THE BLOG
17/02/2016 04:02 GMT | Updated 16/02/2017 05:12 GMT

Every Abused Child Needs Support - And They're Not Getting It

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Recorded sexual offences against children have reached record levels. Every year the equivalent of two children in every primary school class in the UK is being maltreated. Right now, half a million young people across the country have to cope with the repercussions of cruelty.

The impact that abuse has on a child's mental health can be devastating and damaging to them and to others around them. Anxiety, flashbacks, nightmares, guilt, and confusion are all part of the shattering aftermath abuse inflicts on a child - and without the right therapeutic support, this damage can consume a young person's life, and stretch long into adulthood.

While they wrestle with the aftershock of abuse a child can, understandably, find it difficult to focus on school, friends or family like any other happy youngster. It is deeply disturbing to think that, instead of being able to build a happy life for themselves, full of hope and possibilities, these children are left to struggle with the thorny issues abuse wreaks on their mental health.

It is clearer than ever before that the need for therapeutic help is essential and urgently required. Every single child who has endured abuse and needs support must get timely, thorough help so that they can learn how to handle disturbing emotions and behaviours, and rebuild their lives.

But for too many children, this sort of support simply isn't an option for them - because there is an alarming scarcity in help available. In some cases these children - some of the most vulnerable members of our society - have to be on the verge of suicide or harming themselves physically before they can access help.

An abused child's mental health needs to be a priority for government. Without the right support, we are condemning too many of them to a lifetime of pain and misery. They have already been through enough by enduring such horrific cruelty - must they then endure years of mental torment following abuse simply because the help they so desperately need isn't there as of right?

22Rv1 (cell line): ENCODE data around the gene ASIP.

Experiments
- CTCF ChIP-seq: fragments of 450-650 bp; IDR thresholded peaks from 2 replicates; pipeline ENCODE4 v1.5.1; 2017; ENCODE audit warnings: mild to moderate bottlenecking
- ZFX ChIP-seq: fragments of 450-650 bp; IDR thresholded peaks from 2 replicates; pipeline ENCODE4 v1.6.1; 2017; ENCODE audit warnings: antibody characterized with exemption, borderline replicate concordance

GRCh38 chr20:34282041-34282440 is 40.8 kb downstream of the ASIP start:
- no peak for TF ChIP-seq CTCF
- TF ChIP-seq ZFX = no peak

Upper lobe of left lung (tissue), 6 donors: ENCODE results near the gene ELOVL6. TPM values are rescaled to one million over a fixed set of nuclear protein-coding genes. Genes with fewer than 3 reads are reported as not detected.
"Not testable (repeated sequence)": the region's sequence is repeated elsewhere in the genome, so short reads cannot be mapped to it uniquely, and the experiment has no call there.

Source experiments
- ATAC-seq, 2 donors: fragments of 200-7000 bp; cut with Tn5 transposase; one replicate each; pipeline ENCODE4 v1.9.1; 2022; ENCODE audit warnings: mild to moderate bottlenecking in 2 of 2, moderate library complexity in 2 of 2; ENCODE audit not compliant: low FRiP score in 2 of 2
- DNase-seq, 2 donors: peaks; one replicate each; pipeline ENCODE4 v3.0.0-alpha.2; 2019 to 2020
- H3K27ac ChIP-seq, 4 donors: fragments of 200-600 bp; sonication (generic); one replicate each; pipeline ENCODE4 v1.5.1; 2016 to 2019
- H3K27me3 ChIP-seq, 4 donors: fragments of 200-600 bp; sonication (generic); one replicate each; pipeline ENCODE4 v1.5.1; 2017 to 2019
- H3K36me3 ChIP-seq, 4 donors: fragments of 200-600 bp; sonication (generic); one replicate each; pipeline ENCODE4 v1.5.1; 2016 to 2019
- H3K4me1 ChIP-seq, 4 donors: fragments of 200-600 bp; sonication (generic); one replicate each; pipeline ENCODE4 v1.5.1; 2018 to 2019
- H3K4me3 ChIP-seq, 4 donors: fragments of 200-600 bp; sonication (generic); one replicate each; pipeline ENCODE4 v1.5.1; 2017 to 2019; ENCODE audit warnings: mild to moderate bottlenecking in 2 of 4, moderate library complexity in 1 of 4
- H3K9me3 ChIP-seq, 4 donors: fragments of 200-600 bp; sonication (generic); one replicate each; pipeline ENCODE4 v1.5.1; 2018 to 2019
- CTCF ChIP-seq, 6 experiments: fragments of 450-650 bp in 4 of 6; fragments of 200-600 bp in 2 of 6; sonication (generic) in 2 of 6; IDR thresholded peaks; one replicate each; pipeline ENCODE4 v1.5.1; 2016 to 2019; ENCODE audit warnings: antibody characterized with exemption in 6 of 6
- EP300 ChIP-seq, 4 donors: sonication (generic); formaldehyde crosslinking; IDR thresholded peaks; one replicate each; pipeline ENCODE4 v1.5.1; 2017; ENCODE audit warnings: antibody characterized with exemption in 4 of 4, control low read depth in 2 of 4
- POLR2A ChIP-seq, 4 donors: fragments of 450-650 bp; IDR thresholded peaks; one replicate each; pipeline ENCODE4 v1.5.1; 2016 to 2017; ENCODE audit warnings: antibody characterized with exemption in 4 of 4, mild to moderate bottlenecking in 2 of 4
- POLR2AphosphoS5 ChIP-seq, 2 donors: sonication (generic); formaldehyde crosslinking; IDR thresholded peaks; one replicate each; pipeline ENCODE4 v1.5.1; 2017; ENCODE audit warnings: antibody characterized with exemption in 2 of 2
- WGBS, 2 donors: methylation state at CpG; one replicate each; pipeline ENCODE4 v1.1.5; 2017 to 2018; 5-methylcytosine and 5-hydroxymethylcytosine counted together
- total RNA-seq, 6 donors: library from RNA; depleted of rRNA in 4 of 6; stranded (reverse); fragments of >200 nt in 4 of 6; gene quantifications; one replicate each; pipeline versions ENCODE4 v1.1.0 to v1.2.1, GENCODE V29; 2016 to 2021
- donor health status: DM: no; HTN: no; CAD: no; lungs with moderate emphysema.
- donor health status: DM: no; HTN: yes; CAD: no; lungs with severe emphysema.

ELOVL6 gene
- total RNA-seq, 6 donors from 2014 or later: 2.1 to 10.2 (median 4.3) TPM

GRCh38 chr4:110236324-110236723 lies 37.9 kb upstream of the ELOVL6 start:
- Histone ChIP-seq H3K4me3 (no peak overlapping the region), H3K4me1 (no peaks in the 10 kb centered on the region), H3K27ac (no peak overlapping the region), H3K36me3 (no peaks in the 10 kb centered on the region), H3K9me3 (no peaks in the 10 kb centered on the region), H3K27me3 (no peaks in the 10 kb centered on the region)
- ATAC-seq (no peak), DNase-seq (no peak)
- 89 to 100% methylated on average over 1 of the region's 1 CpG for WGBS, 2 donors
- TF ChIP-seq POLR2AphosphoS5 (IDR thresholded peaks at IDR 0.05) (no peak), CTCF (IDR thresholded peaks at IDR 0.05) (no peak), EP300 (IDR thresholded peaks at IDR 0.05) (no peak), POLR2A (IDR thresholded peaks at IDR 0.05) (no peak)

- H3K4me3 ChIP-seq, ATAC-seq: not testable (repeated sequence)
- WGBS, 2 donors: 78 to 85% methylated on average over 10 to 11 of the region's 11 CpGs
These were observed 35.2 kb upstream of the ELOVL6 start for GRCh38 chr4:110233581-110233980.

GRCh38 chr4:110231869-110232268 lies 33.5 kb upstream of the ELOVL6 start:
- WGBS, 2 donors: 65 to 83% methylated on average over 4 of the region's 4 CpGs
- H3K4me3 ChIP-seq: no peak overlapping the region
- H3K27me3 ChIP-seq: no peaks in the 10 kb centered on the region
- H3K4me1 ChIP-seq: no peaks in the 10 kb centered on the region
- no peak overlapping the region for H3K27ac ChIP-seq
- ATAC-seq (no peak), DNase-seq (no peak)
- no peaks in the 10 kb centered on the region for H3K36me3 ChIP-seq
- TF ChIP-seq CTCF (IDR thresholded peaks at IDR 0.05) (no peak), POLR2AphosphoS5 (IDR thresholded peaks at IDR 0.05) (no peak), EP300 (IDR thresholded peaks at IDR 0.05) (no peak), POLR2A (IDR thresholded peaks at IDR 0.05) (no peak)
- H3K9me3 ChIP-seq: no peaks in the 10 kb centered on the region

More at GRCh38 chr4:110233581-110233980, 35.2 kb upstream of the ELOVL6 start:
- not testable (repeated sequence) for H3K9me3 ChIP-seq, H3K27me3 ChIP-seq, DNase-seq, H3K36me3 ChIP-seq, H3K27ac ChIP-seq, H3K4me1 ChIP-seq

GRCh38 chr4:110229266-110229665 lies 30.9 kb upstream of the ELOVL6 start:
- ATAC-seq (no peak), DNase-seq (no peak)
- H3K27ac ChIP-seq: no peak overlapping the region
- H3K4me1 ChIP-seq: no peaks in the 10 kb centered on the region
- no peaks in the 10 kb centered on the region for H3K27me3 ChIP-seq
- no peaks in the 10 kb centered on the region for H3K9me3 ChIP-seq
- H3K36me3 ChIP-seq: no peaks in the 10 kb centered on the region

In the 21st century we should not have to call for this sort of treatment to be available but, as our It's Time campaign proves, basic support is not available for other than a tiny minority of those who have endured destructive abuse.

In a survey by the NSPCC, 96% of professionals said there aren't enough Child and Adolescent Mental Health Services (CAMHS) for these children. Professionals including psychologists, GPs, teachers and social workers found longer waiting lists, reductions in spending and higher thresholds for therapy are making it harder for affected children to access vital therapeutic services.

Although government has committed additional money to mental health funding, it is often referenced as the answer to all sorts of problems. It can only be spent once; it is crucial that a portion is ring fenced for abused children. We're calling for increased funding for support services for children who've suffered abuse, government to produce clear guidelines on when a child should be offered therapeutic support, more research into the scale of the problem, as well as what type of support works best.

The NSPCC is determined to help and protect as many children as it possibly can from abuse and there is no better way than by stopping abuse quickly and ideally before it starts. Our Schools Service has been instrumental in talking to young children about how to recognise abuse and how to speak out when they are uncertain about the behaviour of others, in an effort to equip a generation of primary age children with a resilience that has previously been lacking.

So far the service, funded entirely from voluntary donations up to this point, has visited more than 15,000 schools, reaching over one million children. We speak to children, and encourage them in age appropriate language to understand how to stay safe.

But while we are trying to protect children from abuse, and encouraging them to speak out, we need to make sure that the right help is there for them when they do muster the courage to come forward.

That is why I want everyone who supports us to join our campaign. By calling on your local MP and Ministers, we can all stand together and demand that every child who has been abused is given the help that they so desperately need. It's Time that these vulnerable youngsters are made a priority. Join the It's Time campaign.

And if you would like to support our Schools Service either as a volunteer, or in other ways, you can do so here.

Young Minds Matter is a new series designed to lead the conversation with children about mental and emotional health, so youngsters feel loved, valued and understood. Launched with Her Royal Highness, The Duchess of Cambridge, as guest editor, we will discuss problems, causes and most importantly solutions to the stigma surrounding the UK's mental health crisis among children. To blog on the site as part of Young Minds Matter email ukblogteam@huffingtonpost.com